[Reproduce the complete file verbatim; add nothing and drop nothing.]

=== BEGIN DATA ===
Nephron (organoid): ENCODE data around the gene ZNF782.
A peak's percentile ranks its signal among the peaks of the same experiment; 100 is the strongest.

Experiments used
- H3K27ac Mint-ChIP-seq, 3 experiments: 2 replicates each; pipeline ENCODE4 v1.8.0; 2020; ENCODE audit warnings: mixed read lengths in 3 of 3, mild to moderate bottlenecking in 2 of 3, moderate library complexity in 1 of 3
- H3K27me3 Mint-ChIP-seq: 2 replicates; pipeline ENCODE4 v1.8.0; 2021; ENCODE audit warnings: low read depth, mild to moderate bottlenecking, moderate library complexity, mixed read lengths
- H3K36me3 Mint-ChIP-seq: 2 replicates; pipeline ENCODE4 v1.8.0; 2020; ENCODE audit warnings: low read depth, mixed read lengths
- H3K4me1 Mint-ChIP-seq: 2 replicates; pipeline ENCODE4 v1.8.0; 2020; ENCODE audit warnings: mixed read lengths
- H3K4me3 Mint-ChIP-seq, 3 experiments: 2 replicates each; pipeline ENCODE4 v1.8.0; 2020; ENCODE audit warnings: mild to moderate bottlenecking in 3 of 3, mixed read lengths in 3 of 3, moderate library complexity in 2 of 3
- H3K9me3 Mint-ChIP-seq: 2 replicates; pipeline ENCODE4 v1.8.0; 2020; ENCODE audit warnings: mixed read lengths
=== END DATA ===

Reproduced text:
Nephron (organoid): ENCODE data around the gene ZNF782.
A peak's percentile ranks its signal among the peaks of the same experiment; 100 is the strongest.

Experiments used
- H3K27ac Mint-ChIP-seq, 3 experiments: 2 replicates each; pipeline ENCODE4 v1.8.0; 2020; ENCODE audit warnings: mixed read lengths in 3 of 3, mild to moderate bottlenecking in 2 of 3, moderate library complexity in 1 of 3
- H3K27me3 Mint-ChIP-seq: 2 replicates; pipeline ENCODE4 v1.8.0; 2021; ENCODE audit warnings: low read depth, mild to moderate bottlenecking, moderate library complexity, mixed read lengths
- H3K36me3 Mint-ChIP-seq: 2 replicates; pipeline ENCODE4 v1.8.0; 2020; ENCODE audit warnings: low read depth, mixed read lengths
- H3K4me1 Mint-ChIP-seq: 2 replicates; pipeline ENCODE4 v1.8.0; 2020; ENCODE audit warnings: mixed read lengths
- H3K4me3 Mint-ChIP-seq, 3 experiments: 2 replicates each; pipeline ENCODE4 v1.8.0; 2020; ENCODE audit warnings: mild to moderate bottlenecking in 3 of 3, mixed read lengths in 3 of 3, moderate library complexity in 2 of 3
- H3K9me3 Mint-ChIP-seq: 2 replicates; pipeline ENCODE4 v1.8.0; 2020; ENCODE audit warnings: mixed read lengths